Book Review: Your Church is Too Safe

Book Review: Your Church is Too Safe

Author: Mark Buchanan

Publisher: Zondervan ISBN: 978031031230

Your Church is Too Safe: Why Following Christ Turns the World Upside-Down

I just finished Mark Buchanan’s latest earlier today. My thoughts are still turning and my heart is still stinging a bit from some of the more (to me) convicting pieces of this book. I don’t think I read anything I didn’t already agree with, but that may be the problem. Here I sit with awareness to some of the truth shared in Your Church is Too Safe, convicted of changes I need to enact in my life, and I’m reminded that I have not moved on most of them…yet. What is it that is written in James’ Epistle? “If anyone, then, knows the good they ought to do and doesn’t do it, it is sin for them.” Uhmmm. Yeah. I’m still stinging.

I’ve read all but one of Mark Buchanan’s books; I’ve loved each one and I’ve been challenged in varying degrees by every one of them too. This one has probably left me with the heaviest feeling, probably in part for the season of life I am now facing. I was hooked with the opening sentence from the introduction where Buchanan confesses bluntly; “I’M BORED.” And he goes on to say the following:

As are many people in the church. Bored, and also apathetic, passive, testy, lonely, disheartened. We’re wary and weary and cranky and sad. It’s a long list.

There’ an enormous gap between the life Jesus offered and the life we’re living. We feel it. We see it. We sense that whatever else Jesus came preaching this can’t be what he had in mind: a roomful of people nodding to old platitudes, nodding off to old lullabies, perking up to Jonah-like rants, jumping up to split hairs or break company at the smallest provocation. He can’t have dreamed a church gorging itself on feeling good and allergic to self-denial. He can’t have hoped for a church that was more concerned with itself than with the world it inhabits. When Jesus announced that the kingdom was at hand, this can’t be what he meant. (p.9)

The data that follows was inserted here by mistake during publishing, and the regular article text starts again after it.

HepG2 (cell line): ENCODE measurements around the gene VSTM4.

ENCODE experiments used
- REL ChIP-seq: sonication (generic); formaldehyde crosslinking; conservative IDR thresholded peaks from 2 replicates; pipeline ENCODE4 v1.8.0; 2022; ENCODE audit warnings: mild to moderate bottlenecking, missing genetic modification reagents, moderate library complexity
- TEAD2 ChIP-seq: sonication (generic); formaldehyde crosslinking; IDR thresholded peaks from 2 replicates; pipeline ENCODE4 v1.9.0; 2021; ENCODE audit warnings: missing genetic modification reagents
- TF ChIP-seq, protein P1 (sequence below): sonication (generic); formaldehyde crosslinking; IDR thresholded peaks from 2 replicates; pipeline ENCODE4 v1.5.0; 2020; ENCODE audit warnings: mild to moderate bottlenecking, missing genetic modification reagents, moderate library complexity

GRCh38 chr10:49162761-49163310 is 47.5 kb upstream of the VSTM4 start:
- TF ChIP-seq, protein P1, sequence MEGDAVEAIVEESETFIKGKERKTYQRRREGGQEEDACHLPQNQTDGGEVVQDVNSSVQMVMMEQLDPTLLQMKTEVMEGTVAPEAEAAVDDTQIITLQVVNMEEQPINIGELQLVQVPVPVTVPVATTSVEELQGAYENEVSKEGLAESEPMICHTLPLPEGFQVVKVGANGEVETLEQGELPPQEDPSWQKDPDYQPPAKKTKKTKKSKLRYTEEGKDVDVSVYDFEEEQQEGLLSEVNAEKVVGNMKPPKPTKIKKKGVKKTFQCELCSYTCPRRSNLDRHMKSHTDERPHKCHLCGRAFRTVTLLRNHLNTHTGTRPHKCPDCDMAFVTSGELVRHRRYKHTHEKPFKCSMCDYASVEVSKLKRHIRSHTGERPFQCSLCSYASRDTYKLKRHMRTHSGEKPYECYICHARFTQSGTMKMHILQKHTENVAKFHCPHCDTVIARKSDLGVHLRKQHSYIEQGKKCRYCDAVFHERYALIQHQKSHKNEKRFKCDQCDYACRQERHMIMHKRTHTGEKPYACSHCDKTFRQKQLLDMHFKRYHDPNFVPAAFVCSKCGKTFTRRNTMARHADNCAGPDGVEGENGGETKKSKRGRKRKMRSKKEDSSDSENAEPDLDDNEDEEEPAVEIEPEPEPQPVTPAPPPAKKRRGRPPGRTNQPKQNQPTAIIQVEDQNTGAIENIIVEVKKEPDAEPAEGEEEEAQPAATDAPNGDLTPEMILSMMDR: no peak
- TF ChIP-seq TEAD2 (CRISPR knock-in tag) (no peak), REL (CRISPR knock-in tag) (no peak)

All this and we’re still in the introduction. Mark then finishes the introduction with this statement and “set the hook” deep in me at the same time saying, “It’s a book for those who wish the church looked more like the kingdom.” That’s me; and we’re off and running.

I enjoy Buchanan’s writing style; I’ve already said I’ve liked every book of his that I’ve read (6 of 7). There’s something about the rawness and transparency in his writing that connects me to what he’s attempting to communicate. I’m in the room, sitting across the table from him, and I’m listening… listening. Every chapter contains quotables; I’ll probably be using many of them for weeks to come as I continue processing the challenges Your Church has presented to me. Still, there were several chapters that really sunk their claws into my heart; A Tale of Two Communities was one, Jesus and the Three Spirits and Even the Sparrows are a couple more.

This is one of the more challenging books I’ve read in awhile. It may very well be the context of my life that makes it so, but I think this might be the case for more than a few people. I don’t think I’m the only one who is and has been “BORED.” If you’re comfortable and don’t want to be stirred, avoid the book. If you need just a little bit more of a push to set you on the way of following Jesus in hot-pursuit of his kingdom, get the book as quickly as you can. I’m looking for teammates in a church that pursues Jesus wholeheartedly; maybe we should join up.

Listen to chapter one here:

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